Published: 3 years ago

A Tale of Two College Visits

My buddy Mike Waddey and I have been friends for nigh unto a quarter century. It was a hot July day in 1991 when two rail-skinny kids showed up for freshman orientation at Union University. Little did we know that we’d not only be roommates, but groomsmen in each others’ weddings, newlywed neighbors, seminary neighbors, serve on staff at the same church (in different eras), and have kids that would be besties for the early part of their lives.

…nor could we have imagined way back then that one day we’d be trading freshman O stories, not about our own orientations, but about that of our firstborns.


I digress. Mike’s oldest, Caleb, hits the college scene this fall. Mike sent me a marathon text a couple of months back, describing two very different orientations at two (apparently) similar colleges. They were Caleb’s top two choices, but one soon rose to the top. I’ll leave the name of the positive example, but strike the name of the negative one, because (a) I don’t like lawsuits, and (b) one of my kids might need a scholarship to School X one day.

Here’s Mike’s story:

The tale of two college visits: this sign at the front door of Mississippi College is how we were greeted. We were ushered to the right people who offered us coffee, water, or soda. They were knowledgeable and had time to answer any and all questions. They had attractive binders full of helpful info for a bewildered and dazed parent like me. Our walking tour was personalized to fit Caleb’s needs and wants. He wants to be on their clay target team so the coach gave him a personal tour of their two mile shooting course.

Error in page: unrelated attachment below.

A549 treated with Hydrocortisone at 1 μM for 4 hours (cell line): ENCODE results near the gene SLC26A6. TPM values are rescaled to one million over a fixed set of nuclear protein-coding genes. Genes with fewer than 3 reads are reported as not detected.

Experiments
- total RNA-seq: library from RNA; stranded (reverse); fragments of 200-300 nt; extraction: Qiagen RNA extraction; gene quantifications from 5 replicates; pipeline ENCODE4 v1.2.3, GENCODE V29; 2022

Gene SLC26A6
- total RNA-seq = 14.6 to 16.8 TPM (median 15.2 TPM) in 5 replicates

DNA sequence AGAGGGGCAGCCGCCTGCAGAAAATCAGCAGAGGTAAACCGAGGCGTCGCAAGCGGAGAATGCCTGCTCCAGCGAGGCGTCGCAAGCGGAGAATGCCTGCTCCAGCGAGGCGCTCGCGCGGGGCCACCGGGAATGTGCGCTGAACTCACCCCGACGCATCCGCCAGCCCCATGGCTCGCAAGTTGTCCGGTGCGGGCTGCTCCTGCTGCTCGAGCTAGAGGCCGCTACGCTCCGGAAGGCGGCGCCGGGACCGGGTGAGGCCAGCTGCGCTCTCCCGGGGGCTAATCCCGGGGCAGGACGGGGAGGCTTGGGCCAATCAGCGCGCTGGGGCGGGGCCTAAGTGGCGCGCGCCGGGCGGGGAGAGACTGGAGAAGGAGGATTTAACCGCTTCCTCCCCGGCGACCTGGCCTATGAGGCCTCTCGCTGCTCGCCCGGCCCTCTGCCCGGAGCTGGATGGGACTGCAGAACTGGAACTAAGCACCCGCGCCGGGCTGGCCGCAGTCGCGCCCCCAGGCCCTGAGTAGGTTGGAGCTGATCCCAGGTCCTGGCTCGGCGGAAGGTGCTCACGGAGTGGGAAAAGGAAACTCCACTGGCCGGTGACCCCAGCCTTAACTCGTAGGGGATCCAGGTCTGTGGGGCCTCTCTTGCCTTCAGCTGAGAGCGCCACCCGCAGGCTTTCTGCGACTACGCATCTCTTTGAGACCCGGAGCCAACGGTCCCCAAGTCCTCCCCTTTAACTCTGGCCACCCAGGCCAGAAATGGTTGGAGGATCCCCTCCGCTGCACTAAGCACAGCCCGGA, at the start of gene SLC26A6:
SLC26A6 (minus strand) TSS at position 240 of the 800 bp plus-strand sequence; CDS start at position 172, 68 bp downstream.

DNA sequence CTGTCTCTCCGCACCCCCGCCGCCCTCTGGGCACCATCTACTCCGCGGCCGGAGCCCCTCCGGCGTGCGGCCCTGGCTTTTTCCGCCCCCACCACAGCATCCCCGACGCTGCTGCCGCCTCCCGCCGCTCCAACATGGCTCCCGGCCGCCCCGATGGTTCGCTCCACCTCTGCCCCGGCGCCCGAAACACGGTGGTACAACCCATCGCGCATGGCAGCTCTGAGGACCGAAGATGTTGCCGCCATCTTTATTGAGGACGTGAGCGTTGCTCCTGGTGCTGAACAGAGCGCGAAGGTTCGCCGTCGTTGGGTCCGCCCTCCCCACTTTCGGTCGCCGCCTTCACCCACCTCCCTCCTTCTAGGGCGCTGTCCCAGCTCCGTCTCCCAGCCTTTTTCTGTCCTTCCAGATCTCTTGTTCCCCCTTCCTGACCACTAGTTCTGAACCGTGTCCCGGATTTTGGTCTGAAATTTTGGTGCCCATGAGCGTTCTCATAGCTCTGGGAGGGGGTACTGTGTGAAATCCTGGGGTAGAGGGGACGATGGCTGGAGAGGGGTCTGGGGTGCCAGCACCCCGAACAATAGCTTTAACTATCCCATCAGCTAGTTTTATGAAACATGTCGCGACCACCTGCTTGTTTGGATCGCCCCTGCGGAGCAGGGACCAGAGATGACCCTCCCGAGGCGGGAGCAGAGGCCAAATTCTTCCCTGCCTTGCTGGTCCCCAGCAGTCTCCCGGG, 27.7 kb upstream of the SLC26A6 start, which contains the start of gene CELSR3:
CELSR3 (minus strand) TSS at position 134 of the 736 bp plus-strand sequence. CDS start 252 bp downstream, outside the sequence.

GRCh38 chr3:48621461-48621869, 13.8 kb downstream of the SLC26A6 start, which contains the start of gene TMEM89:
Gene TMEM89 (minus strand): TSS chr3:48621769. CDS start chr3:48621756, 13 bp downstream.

Our visit to [the other school] consisted of an impersonal email confirming our visit to an administrative building that was not marked clearly with signage. The FBI would have difficulty finding it. We had to park a block away. We were lumped into a room, that we found by luck, with other confused parents. We were given paperwork to fill out and taken to a room that was decaying and had ants crawling on the table.  Caleb was then given a walking tour of the campus in the rain with no umbrella (not even an offer). We had an umbrella but Caleb offered it to his sister. I had to ask three different departments before someone could tell us how much it would cost to go to [the other school].  We were given a t-shirt and shoved out the door still confused and still dazed.  

First impressions matter. Caleb commented over and over about how differently he was treated by Mississippi College.  His  first impression left a lasting impression.

It won’t surprise you to know that this fall, Caleb will be a part of Mississippi College’s incoming Class of 2020. They went the extra mile, and they won him over. The other school, on the other hand, saved a few bucks at orientation. But they missed out on about 40 grand over the next few years, not to mention another proud alumnus.

First impressions matter.

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